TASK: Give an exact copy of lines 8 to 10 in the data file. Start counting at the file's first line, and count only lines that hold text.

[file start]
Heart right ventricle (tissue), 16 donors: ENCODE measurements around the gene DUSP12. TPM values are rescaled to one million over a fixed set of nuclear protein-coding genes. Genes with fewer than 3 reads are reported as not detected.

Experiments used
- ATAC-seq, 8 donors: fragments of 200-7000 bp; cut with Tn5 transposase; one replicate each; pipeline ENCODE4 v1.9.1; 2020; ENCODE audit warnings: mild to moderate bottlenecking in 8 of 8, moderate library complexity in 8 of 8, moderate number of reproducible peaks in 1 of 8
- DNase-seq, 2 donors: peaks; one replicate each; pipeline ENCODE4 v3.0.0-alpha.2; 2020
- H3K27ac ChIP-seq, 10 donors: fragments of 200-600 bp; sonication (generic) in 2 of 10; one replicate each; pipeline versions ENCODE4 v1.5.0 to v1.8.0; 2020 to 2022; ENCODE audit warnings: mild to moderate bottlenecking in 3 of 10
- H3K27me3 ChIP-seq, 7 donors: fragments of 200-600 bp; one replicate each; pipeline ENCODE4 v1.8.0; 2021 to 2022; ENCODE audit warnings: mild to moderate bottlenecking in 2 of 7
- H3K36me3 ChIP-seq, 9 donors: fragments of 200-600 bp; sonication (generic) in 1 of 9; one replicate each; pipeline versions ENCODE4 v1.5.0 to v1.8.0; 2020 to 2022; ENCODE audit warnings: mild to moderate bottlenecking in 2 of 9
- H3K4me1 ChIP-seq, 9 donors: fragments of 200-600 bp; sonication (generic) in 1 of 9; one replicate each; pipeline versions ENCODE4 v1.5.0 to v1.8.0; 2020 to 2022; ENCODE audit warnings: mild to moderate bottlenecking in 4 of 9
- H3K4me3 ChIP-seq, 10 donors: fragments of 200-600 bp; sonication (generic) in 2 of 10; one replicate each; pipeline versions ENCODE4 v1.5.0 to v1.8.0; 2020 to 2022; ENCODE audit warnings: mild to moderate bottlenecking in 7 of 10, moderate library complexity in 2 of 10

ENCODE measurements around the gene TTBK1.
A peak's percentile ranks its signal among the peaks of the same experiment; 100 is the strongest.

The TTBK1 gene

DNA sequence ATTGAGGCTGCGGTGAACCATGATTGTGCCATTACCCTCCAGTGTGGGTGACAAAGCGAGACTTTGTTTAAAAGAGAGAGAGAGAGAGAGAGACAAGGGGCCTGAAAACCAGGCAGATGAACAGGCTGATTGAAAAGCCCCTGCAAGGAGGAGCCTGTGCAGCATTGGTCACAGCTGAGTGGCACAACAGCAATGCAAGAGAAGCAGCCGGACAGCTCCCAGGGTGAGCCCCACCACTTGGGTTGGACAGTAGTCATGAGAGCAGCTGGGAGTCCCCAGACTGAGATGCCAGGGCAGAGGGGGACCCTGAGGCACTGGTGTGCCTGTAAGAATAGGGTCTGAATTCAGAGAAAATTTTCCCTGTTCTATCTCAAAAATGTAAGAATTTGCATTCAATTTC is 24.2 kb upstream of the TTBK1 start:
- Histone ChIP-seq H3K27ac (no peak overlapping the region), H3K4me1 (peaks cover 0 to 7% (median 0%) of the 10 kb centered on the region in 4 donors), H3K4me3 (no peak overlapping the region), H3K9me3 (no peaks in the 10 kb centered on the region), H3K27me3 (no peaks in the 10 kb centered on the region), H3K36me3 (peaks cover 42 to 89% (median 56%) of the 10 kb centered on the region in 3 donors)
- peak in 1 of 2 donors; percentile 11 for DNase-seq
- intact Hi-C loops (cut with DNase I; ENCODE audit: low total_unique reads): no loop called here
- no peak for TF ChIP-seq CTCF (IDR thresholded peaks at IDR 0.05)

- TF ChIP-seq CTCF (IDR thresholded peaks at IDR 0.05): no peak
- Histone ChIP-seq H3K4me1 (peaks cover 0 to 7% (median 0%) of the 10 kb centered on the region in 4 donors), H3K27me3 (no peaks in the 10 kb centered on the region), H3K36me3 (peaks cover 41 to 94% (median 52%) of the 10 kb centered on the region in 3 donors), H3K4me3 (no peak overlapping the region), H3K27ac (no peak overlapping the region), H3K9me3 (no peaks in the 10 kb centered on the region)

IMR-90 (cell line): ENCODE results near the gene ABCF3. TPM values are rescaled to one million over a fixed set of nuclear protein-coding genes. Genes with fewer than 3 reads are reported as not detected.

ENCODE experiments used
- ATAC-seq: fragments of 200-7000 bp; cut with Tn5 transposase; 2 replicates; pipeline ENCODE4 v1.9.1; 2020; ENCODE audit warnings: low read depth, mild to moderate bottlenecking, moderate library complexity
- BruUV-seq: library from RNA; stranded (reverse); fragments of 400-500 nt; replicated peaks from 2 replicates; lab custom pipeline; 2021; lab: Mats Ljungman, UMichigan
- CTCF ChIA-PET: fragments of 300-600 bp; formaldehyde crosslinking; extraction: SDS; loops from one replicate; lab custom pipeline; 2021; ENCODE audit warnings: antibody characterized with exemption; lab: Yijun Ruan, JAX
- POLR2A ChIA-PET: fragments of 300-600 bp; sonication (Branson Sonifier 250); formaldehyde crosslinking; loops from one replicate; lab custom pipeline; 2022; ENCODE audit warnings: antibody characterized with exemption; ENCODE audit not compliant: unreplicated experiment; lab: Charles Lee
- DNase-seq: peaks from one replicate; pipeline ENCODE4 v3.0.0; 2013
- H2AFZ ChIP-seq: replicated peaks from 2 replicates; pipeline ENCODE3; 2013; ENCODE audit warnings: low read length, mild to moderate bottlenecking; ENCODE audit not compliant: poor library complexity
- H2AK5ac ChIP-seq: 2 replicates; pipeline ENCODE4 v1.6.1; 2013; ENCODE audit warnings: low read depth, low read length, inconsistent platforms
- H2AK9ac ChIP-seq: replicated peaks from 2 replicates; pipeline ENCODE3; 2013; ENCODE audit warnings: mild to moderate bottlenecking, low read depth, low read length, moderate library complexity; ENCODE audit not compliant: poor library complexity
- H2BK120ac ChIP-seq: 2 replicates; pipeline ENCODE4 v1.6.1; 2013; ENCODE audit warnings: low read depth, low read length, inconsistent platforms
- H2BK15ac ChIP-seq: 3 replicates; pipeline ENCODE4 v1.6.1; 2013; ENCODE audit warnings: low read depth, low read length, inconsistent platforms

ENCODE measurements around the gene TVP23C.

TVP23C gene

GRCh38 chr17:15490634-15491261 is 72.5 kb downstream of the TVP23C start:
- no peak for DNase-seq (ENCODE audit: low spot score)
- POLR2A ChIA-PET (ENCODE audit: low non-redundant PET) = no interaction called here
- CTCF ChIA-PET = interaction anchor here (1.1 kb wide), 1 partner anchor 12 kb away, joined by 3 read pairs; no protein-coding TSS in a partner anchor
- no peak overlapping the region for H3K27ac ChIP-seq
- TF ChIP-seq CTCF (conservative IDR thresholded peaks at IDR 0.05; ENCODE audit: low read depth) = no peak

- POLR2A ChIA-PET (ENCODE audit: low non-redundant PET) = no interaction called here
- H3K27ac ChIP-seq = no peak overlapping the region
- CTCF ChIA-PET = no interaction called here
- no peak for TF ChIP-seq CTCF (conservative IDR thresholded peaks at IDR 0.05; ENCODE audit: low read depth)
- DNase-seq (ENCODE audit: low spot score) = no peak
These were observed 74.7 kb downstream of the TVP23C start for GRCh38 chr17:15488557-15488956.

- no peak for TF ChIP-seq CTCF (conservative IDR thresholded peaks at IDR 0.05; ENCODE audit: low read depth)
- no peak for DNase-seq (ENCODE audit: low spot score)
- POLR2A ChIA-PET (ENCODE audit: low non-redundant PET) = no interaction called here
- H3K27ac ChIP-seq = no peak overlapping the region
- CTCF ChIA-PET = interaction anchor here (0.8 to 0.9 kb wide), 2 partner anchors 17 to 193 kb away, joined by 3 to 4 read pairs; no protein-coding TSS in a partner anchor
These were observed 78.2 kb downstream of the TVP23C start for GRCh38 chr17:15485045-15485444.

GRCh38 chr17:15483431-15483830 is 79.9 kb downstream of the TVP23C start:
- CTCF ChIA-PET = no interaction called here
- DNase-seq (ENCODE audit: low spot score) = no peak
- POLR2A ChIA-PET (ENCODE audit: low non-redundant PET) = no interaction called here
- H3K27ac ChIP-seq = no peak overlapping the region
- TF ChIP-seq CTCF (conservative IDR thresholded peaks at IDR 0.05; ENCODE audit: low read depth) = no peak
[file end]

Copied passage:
- H3K4me1 ChIP-seq, 9 donors: fragments of 200-600 bp; sonication (generic) in 1 of 9; one replicate each; pipeline versions ENCODE4 v1.5.0 to v1.8.0; 2020 to 2022; ENCODE audit warnings: mild to moderate bottlenecking in 4 of 9
- H3K4me3 ChIP-seq, 10 donors: fragments of 200-600 bp; sonication (generic) in 2 of 10; one replicate each; pipeline versions ENCODE4 v1.5.0 to v1.8.0; 2020 to 2022; ENCODE audit warnings: mild to moderate bottlenecking in 7 of 10, moderate library complexity in 2 of 10

ENCODE measurements around the gene TTBK1.